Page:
Debating Dr. Oz, John Fetterman Cannot Explain His About-Face on Fracking

Fetterman has auditory processing issues related to a stroke in May, but still had trouble explaining why he seems to have changed his mind.


When John Fetterman and Dr. Mehmet Oz, candidates for Pennsylvania's open Senate seat, met last night in Philadelphia for their one and only debate, it was perhaps inevitable that the subject of fracking would come up. Fetterman, the lieutenant governor of Pennsylvania, and Oz, a longtime daytime talk show host known for dispensing dubious medical advice, have each given conflicting statements on the gas extraction process in the past. Oz once wrote that fracking should be banned until further health studies were conducted, while Fetterman previously said in an interview that "I don't support fracking, at all and I never have." On the campaign trail, each candidate has since endorsed the practice.

Noting that the Keystone State is second only to Texas in natural gas production, the debate moderators presented the candidates with their respective shifting positions.

Oz barreled ahead, saying he was "consistent" in fully supporting the practice. He didn't explain his flip-flop, but he did affirm his current position that fracking is "a lifeline for this commonwealth."

Fetterman, however, had a harder time explaining the inconsistencies in his own record. When asked to square his previous statements with his current support of fracking as "part of our energy portfolio," Fetterman stammered, "I do support fracking. And, I don't, I don't—I support fracking, and I stand, and I do support fracking."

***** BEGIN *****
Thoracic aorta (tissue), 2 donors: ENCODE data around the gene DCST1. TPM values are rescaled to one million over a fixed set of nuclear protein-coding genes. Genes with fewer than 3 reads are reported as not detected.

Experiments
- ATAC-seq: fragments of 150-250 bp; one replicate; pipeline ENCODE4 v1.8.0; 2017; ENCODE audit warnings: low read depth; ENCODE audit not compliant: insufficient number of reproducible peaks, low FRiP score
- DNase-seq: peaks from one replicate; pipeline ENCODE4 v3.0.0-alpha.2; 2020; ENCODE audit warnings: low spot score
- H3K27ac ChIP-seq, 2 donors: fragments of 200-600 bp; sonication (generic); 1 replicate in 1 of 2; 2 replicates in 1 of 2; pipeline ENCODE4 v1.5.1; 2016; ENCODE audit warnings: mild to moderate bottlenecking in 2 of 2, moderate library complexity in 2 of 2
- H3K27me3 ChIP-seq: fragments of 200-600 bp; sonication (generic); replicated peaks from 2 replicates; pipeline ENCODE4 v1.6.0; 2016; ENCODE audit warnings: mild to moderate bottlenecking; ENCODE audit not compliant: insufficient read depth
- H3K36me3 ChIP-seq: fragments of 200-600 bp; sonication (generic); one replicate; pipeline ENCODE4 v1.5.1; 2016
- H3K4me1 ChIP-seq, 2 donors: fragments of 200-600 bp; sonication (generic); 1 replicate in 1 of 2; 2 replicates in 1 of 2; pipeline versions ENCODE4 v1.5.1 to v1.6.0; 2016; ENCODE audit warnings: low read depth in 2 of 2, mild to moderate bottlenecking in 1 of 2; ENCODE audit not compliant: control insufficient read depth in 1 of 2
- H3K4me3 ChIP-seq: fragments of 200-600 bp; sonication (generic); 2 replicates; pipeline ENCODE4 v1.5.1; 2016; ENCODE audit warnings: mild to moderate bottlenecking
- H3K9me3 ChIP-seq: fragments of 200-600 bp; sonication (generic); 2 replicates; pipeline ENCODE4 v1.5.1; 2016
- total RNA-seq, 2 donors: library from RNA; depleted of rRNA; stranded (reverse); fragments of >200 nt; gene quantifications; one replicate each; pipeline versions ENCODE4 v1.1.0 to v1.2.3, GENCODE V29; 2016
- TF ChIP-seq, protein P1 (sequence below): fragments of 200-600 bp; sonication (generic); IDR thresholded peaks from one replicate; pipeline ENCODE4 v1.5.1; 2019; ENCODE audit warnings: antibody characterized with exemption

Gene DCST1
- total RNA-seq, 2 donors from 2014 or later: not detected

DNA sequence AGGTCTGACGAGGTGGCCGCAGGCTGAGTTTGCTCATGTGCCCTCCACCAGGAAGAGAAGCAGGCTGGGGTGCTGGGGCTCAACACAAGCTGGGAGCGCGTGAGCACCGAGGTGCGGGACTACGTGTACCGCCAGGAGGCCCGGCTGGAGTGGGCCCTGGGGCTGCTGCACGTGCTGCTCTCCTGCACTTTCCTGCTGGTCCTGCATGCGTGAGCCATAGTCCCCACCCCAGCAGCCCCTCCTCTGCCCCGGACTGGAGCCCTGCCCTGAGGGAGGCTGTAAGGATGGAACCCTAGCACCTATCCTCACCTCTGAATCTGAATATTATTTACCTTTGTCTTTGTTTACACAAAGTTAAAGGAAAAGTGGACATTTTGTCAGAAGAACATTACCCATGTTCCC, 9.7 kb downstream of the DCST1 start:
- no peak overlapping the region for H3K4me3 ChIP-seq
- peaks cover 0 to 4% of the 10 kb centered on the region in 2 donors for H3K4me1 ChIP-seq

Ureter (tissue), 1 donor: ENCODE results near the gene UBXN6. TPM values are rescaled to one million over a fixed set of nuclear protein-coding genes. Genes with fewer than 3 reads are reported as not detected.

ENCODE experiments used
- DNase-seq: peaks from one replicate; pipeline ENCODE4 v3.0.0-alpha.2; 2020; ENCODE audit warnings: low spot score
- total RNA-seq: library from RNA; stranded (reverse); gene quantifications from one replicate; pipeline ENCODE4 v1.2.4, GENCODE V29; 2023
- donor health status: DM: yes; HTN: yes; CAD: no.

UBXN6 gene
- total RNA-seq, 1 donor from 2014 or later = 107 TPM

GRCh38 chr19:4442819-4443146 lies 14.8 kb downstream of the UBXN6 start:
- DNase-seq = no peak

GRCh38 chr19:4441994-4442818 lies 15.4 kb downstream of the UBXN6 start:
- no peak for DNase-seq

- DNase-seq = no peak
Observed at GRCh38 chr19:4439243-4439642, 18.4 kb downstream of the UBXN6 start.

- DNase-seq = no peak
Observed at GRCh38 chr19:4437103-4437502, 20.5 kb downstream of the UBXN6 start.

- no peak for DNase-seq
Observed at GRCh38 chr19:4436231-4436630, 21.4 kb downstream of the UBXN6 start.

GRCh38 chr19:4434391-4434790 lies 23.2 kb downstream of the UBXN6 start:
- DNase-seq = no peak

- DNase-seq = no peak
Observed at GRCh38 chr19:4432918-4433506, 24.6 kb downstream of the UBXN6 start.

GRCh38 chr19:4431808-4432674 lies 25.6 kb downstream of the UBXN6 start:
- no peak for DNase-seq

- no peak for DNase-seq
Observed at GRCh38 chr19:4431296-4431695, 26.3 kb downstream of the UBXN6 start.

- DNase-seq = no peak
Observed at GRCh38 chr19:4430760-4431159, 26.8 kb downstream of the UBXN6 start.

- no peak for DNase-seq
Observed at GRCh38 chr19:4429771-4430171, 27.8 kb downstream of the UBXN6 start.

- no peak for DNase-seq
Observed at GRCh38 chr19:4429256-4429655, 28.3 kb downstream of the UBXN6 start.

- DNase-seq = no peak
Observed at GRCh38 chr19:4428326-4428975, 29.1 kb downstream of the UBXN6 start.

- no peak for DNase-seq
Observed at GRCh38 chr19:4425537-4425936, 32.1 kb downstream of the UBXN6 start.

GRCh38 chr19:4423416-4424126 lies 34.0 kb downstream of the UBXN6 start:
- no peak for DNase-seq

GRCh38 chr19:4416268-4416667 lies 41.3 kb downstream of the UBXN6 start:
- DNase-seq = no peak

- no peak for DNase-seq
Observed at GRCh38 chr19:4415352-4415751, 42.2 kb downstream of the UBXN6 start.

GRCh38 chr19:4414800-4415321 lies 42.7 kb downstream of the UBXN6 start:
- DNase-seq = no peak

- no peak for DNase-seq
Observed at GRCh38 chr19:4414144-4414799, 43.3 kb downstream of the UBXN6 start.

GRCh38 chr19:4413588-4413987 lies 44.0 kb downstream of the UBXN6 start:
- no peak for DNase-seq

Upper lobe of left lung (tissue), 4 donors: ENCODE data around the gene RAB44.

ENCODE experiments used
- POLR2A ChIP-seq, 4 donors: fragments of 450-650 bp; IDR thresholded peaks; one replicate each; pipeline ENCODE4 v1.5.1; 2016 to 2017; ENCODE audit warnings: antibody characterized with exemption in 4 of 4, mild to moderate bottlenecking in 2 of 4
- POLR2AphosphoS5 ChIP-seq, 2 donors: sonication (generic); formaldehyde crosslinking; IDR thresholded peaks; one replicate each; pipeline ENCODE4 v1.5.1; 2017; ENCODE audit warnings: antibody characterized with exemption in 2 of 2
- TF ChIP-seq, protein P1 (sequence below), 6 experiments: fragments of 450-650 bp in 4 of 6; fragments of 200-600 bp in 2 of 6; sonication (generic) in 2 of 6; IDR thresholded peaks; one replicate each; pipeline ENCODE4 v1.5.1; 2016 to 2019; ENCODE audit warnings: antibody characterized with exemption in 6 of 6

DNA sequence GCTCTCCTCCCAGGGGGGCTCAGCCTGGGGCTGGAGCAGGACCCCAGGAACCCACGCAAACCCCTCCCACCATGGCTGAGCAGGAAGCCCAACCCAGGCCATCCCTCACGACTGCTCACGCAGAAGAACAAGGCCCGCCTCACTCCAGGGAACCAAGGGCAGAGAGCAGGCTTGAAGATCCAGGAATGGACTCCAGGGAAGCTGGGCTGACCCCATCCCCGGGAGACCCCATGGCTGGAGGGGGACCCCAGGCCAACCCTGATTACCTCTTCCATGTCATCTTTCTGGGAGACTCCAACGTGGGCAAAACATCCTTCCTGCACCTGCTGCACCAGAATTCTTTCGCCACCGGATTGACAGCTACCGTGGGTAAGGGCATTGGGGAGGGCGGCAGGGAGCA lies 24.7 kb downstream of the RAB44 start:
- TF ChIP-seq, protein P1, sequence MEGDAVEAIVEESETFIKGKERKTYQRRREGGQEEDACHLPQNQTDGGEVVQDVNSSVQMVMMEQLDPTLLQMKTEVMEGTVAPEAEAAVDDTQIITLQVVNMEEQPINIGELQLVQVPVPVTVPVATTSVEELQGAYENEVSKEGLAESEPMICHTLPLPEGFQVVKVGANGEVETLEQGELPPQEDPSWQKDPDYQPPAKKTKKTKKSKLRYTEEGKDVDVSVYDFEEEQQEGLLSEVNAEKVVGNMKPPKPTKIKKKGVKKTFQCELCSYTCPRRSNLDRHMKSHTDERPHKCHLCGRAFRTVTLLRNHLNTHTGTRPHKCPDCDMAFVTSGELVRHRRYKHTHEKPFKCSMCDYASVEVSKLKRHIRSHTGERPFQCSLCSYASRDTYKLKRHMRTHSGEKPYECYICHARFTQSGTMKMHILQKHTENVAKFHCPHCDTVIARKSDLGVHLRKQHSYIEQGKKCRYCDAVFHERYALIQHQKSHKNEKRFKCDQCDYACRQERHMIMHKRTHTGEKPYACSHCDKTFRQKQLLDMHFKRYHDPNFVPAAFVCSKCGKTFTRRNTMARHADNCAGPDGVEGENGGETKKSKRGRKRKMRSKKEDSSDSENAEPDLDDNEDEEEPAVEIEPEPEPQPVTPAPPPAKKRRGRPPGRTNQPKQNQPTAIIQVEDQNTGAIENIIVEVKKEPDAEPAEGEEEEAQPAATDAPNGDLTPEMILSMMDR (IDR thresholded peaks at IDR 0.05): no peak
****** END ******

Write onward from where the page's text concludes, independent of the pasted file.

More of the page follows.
Fetterman could be forgiven for verbal slip-ups: The debate marked his first time speaking for an extended period on live television since suffering a stroke in May. As with an NBC News interview earlier this month, Fetterman used closed captioning to accommodate the auditory processing issues he stills suffers from. Despite a recent doctor's note claiming that he is "recovering well" with no diminished "cognitive ability," Fetterman's campaign released a memo ahead of the debate seemingly intent on lowering expectations of his performance.

But the candidate was notably able to answer and explain many other positions throughout the night, and even respond to his opponent's jabs—for example, when Oz criticized Fetterman for his support of Sen. Bernie Sanders (I–Vt.), Fetterman retorted that Oz had embraced Sanders in a 2019 appearance on his show and said, "I love this guy!"

Of course, energy policy has long been an uncomfortable subject for Democrats, balancing support of climate change mitigation with the nation's current energy needs. But it is notable that of all the questions asked, this one—on an issue critical to both his own state's fortunes as well as the nation's current economic reality—was the only one Fetterman was unable to find a clear answer to.